Good Jobs First Blog
It’s October 2016. Six months from now, state and local governments will start to reveal how much tax revenue they lose each year to economic development subsidies for corporations.
As fall approaches, millions of moms and dads are scrambling to prepare for the first day of school, excited to support their children’s success.
But are schools ready to receive our kids and foster that success? Increasingly, the answer is no.
The titans of the sports apparel industry are reveling in the success of the Olympic athletes they’ve signed up to wear their products in Rio. At the same time, the companies themselves are competing in their own games: the Corporate Welfare Olympics.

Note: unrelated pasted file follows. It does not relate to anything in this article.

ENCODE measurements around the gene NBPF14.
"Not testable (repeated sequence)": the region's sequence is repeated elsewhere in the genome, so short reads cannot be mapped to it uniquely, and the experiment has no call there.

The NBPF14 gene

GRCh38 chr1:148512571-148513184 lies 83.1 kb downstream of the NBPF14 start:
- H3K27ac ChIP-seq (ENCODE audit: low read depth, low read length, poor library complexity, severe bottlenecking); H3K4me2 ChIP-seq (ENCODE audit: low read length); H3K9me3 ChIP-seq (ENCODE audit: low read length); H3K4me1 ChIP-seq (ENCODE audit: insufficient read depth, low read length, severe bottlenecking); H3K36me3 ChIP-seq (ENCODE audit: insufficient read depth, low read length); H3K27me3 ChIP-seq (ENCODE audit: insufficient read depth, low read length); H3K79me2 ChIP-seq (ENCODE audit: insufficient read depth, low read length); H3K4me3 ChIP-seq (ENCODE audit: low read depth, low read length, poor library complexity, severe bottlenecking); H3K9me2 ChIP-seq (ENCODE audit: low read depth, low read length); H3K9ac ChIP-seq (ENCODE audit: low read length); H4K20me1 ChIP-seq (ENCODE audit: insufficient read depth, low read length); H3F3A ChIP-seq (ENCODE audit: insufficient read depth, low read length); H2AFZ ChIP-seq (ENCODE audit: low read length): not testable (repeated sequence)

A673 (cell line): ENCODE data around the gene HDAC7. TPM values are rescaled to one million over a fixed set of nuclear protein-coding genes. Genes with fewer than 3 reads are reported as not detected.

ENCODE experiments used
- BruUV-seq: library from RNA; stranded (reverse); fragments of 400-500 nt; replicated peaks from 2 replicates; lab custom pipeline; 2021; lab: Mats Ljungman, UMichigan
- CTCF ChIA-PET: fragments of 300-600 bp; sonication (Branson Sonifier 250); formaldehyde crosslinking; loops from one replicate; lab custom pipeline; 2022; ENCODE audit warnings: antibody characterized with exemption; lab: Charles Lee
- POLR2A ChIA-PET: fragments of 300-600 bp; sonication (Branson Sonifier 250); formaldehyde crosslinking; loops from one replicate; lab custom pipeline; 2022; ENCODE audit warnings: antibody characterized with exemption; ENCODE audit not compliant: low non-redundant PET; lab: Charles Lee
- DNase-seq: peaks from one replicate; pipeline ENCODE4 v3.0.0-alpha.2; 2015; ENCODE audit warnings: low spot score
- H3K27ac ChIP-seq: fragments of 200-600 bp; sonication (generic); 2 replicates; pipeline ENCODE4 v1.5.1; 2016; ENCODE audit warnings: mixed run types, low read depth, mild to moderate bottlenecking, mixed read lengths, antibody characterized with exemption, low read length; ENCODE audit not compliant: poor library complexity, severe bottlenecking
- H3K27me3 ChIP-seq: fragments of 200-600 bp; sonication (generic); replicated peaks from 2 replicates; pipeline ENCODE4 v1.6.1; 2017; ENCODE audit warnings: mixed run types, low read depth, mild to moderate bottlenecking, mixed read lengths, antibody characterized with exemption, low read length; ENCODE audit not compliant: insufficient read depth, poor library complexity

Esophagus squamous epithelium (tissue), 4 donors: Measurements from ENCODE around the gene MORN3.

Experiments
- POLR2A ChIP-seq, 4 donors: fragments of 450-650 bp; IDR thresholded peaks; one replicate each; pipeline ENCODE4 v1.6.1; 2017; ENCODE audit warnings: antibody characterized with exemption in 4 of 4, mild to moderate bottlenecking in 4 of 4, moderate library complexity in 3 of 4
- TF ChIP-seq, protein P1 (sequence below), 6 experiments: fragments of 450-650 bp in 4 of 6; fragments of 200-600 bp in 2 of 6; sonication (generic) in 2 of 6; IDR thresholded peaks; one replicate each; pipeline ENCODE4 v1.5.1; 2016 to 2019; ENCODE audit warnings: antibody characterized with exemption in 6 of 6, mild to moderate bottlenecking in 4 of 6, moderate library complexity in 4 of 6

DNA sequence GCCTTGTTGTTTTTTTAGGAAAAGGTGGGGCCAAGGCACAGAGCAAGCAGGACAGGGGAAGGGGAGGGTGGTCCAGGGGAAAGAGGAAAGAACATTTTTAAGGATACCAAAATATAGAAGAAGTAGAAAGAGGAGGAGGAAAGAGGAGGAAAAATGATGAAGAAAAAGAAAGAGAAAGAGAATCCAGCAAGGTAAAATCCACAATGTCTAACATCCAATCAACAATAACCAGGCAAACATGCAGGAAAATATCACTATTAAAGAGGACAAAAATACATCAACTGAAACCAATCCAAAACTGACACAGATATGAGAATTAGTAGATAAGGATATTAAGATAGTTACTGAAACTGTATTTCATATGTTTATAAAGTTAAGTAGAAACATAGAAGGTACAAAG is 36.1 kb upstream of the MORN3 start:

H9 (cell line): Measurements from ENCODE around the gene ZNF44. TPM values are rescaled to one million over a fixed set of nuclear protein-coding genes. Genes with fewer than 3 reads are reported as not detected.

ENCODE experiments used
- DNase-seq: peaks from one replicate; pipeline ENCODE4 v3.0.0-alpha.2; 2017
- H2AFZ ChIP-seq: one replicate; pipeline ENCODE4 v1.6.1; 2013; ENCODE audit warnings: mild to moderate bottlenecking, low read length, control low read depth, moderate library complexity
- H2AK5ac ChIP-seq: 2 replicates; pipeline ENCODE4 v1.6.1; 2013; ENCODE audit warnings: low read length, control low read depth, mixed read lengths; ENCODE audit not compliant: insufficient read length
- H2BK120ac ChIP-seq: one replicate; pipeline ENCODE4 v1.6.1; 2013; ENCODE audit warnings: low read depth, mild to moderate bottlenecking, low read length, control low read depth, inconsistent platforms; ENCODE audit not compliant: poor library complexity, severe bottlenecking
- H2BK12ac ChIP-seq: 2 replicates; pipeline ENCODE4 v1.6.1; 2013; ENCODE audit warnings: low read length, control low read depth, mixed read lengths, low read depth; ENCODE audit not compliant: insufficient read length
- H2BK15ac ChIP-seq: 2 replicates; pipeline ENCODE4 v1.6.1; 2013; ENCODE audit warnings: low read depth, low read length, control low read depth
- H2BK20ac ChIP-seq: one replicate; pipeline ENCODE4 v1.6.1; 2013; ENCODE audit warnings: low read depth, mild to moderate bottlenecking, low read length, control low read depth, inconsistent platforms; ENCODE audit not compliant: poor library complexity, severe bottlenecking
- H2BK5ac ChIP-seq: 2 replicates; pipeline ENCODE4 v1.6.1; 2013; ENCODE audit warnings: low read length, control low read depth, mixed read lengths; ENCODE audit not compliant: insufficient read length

Local economic development departments are so eager to fertilize job creation in their communities that they often grow low-wage jobs that are detrimental to their economic landscape. Too often, localities (cities or counties) provide funding to employers that promise to create jobs but fail to ask: Will these positions be full-time? Pay minimum-wage or a living-wage?
An incredible community-labor mobilization in Baltimore has tied up what would be the third-biggest private-sector tax increment financing (TIF) deal in U.S. history.